Cool Hidden Features of the Google Chrome Browser

Cool Hidden Features of the Google Chrome Browser


We all use different browsers. Some of us prefer Firefox citing its user-friendly privacy, others use the Tor browser because it enables them to browse the Internet almost anonymously. No matter what type of browser you use, there is a big chance that you have the Google Chrome browser installed on your smartphone or on your computer. Chrome is the browser that has the majority share of installation on the market � some estimate this number to be more than 60%. Whether you have intentionally installed it or it came pre-installed on your device, it is interesting to see what cool hidden features the Chrome browser has, and how can you adjust its settings for faster and smoother user experience.


1. Hidden and Experimental Settings in chrome://flags


It is better to play around with these settings if you are an advanced user but even if you mess something up, Chrome has a reset button that will let you set everything back to the defaults. It is advisable to be careful and double-check with the documentation before making significant changes, or you risk losing data or compromising your security and privacy.


�� � Experimental QUIC Protocol

The QUIC connection protocol is another Google development (#enable-quic). It is a combination of the TCP and the UDP protocols. While it is still in the experimental phase, the QUIC protocol has been used in more than half of all connections from the Chrome web browser to Google’s servers. The benefits of using this experimental feature are faster and more secure internet.


�� � Smooth Scrolling

There is a setting for enabling and disabling smooth scrolling (#smooth-scrolling). By default, smooth scrolling is enabled in Chrome, but some users argue that smooth scrolling worsens their browsing experience so they have an option to disable it.


2. Also for the Advanced User: chrome://net-internals

This will show you all kinds of network data information. For instance, you will be able to clear bad proxies, clear the host resolver cache or explore the domain security policies.

If you go to chrome://net-export, you see a tab that will let you capture your browser�s network-level events. A log with this kind of information might be useful if you are experiencing issues when working with Chrome. It will help developers debug problems and analyze performance.


3. chrome://quota-internals

This is a place where you can find a list of websites that have stored files on your computer. This setting is more for your information than it is something that you can adjust to your needs. It will also let you create a dump file in .json format in case you need to use this information for developer�s purposes.


4. Play any media file in Chrome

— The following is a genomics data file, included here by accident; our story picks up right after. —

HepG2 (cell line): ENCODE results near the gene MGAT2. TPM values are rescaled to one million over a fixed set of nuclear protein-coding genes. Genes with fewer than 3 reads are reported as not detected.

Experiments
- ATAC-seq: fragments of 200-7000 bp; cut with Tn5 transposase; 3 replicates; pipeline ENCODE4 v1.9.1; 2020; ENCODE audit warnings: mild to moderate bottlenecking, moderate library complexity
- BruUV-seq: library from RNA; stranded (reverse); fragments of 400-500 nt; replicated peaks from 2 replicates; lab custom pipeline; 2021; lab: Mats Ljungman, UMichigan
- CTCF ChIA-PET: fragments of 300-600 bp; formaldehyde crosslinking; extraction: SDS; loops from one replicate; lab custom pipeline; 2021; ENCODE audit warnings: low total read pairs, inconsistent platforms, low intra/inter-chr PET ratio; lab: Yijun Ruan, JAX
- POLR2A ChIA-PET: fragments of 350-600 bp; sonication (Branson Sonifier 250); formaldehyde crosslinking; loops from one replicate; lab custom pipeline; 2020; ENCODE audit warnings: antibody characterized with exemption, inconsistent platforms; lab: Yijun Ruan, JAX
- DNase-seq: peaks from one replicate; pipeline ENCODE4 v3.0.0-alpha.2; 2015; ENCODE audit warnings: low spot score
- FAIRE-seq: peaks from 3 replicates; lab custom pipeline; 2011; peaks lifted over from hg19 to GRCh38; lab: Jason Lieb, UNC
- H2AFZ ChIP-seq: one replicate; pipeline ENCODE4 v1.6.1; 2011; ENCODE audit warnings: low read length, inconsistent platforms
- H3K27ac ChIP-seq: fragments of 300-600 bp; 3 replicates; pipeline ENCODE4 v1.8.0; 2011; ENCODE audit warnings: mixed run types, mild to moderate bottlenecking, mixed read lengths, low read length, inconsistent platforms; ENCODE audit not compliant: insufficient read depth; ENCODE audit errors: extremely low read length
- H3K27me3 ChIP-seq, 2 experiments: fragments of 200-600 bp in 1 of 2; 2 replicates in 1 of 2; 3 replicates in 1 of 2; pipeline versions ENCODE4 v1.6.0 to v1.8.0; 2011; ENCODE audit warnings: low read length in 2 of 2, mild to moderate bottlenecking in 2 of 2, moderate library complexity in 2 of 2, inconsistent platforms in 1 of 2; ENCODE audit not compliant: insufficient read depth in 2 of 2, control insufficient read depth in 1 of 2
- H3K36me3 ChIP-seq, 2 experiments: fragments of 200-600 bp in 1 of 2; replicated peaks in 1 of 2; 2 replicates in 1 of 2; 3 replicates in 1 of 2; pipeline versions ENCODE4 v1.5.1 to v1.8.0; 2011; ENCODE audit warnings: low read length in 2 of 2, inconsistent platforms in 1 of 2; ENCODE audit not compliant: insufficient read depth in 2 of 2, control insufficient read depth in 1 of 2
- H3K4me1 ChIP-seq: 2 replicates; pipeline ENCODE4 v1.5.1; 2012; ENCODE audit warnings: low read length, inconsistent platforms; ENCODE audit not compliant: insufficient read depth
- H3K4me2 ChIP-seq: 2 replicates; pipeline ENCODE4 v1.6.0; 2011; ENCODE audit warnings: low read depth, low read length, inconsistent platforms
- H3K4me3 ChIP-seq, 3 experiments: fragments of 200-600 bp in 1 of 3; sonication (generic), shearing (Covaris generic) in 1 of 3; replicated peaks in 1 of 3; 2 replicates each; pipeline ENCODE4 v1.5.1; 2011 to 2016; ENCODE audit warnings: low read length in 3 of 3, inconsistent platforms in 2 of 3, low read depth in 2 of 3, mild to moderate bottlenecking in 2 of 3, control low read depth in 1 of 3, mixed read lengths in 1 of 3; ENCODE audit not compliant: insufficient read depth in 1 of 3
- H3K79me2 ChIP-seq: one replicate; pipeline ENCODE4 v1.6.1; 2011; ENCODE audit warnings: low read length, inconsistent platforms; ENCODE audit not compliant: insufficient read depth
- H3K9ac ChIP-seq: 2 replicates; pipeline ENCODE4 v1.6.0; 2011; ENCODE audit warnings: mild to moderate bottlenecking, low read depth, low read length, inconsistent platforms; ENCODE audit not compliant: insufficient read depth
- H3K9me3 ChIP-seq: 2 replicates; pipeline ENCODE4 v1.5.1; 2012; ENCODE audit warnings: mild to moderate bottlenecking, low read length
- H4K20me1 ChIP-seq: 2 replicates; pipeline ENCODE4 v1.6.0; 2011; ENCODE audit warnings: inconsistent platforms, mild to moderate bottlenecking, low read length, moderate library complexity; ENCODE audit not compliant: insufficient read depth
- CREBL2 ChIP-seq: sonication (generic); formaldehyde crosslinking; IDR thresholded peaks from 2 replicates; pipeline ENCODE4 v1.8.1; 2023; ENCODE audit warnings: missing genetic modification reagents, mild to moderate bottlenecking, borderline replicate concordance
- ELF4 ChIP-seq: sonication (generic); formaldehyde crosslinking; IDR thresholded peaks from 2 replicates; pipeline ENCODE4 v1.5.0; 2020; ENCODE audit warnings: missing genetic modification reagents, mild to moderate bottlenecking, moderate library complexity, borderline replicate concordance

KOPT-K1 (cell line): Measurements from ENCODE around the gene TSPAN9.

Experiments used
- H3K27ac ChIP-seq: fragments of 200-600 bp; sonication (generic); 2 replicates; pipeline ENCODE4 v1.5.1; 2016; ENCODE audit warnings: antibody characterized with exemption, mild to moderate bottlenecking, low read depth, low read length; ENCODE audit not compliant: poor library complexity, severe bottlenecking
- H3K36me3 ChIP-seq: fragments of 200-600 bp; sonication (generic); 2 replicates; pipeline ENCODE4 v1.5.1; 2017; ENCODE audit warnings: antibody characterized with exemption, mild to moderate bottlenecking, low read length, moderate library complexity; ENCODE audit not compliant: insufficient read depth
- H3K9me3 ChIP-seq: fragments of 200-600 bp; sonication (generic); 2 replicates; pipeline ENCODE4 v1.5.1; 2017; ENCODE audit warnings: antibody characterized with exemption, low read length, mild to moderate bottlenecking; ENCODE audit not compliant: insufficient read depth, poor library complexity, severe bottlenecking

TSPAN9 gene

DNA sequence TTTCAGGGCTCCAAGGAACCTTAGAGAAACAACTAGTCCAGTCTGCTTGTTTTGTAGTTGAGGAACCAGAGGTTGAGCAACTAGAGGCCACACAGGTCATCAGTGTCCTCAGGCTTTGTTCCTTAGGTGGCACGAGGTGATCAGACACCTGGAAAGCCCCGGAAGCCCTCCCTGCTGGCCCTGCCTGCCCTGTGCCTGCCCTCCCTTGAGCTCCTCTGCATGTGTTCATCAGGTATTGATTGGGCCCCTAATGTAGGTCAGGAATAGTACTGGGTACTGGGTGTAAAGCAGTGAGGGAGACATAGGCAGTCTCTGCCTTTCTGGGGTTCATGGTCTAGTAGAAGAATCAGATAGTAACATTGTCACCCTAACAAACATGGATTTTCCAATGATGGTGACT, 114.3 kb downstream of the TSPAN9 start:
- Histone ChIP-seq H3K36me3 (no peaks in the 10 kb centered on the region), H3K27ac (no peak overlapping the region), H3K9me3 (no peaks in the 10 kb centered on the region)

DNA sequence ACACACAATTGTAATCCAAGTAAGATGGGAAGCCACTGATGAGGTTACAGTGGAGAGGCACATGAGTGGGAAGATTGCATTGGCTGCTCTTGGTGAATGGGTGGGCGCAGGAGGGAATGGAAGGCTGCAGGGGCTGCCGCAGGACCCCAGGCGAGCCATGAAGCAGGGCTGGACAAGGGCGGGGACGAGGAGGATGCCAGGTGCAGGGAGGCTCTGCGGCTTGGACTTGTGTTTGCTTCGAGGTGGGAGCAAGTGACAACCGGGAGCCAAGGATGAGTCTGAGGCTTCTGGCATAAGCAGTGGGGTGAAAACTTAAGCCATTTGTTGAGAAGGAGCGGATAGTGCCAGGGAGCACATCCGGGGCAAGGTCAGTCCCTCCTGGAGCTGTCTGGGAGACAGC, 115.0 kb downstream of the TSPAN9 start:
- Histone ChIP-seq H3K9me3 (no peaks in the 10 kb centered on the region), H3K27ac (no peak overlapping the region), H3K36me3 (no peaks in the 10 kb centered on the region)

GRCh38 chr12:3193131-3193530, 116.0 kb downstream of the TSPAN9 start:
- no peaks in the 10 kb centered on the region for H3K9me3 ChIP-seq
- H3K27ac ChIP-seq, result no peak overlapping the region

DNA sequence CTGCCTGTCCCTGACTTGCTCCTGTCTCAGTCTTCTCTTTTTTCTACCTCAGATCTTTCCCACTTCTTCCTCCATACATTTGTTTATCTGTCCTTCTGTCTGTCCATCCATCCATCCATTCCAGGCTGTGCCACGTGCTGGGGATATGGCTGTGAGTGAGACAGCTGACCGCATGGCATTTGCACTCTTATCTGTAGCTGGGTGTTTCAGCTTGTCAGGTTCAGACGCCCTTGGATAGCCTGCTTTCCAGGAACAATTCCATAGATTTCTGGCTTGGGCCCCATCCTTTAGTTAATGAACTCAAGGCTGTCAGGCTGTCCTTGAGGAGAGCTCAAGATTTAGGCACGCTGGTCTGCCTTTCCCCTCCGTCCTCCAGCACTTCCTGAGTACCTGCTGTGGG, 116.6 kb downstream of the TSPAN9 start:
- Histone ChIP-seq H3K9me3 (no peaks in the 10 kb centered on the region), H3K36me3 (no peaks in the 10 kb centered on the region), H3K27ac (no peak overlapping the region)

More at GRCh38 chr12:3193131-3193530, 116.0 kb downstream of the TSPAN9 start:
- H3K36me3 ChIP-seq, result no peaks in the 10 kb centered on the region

There are times when you might not be sure what program opens a certain media file. There fastest resolution to solve this issue is to drag and drop the file into the Chrome browser. It will play both audio on video files. If you have the Google Chromecast, you can even broadcast this media file and play it on any of the TVs that are connected with Chromecast.


5. The Chrome Dino Game

This is probably the cutest thing that you will find in Chrome. It is a hidden game that not many know about. This game will become available to the user only when the internet is down (the no-connection error). While many have seen this dreadful error, just a handful of people know about the hidden game on the error page. There are three ways to play the game:
– disconnect from the internet and try loading a page
– type chrome://network-error/-106 in the address bar.
– go straight to chrome://dino to play the game
Either way, you will see the ERR_INTERNET_DISCONNECTED message. On top of the message, you will see a small T-Rex dinosaur. If you press the SPACE bar on your keyboard, the dinosaur will start running on the screen and you will have to help him not run into the cactuses and the pterodactyls (the flying dinosaurs). This game will help you kill time until internet connection resumes.


6. Chrome Task Manager

The Chrome browser has its own task manager. Just as any other task manager, it is useful to see what tasks are running in the browser, you will be able to see their process ID and find out which one is consuming more memory. The way to get to the Task Manager is:
– Click on the three dots in the top right corner in the browser.
– Go to More tools and then click on Task Manager
The shortcut to get to the Task Manager is SHIFT+ESC.


7. Open a Closed Tab

Everyone has been in a situation where you accidentally close a tab. The Chrome browser has an option that will let you reopen your last closed tab. The shortcut for opening your last closed tab is CTRL+SHIFT+T (Command+SHIFT+T on Mac).